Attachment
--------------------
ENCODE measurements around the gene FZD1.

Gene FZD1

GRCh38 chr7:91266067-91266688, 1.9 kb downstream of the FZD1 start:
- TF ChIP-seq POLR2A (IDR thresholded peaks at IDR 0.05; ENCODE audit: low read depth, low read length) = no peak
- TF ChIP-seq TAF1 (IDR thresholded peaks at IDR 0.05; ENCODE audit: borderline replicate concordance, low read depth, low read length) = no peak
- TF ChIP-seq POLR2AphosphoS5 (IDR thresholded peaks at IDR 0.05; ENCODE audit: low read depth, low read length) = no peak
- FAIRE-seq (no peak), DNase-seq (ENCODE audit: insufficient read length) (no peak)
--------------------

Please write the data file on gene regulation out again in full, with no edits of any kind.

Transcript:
ENCODE measurements around the gene FZD1.

Gene FZD1

GRCh38 chr7:91266067-91266688, 1.9 kb downstream of the FZD1 start:
- TF ChIP-seq POLR2A (IDR thresholded peaks at IDR 0.05; ENCODE audit: low read depth, low read length) = no peak
- TF ChIP-seq TAF1 (IDR thresholded peaks at IDR 0.05; ENCODE audit: borderline replicate concordance, low read depth, low read length) = no peak
- TF ChIP-seq POLR2AphosphoS5 (IDR thresholded peaks at IDR 0.05; ENCODE audit: low read depth, low read length) = no peak
- FAIRE-seq (no peak), DNase-seq (ENCODE audit: insufficient read length) (no peak)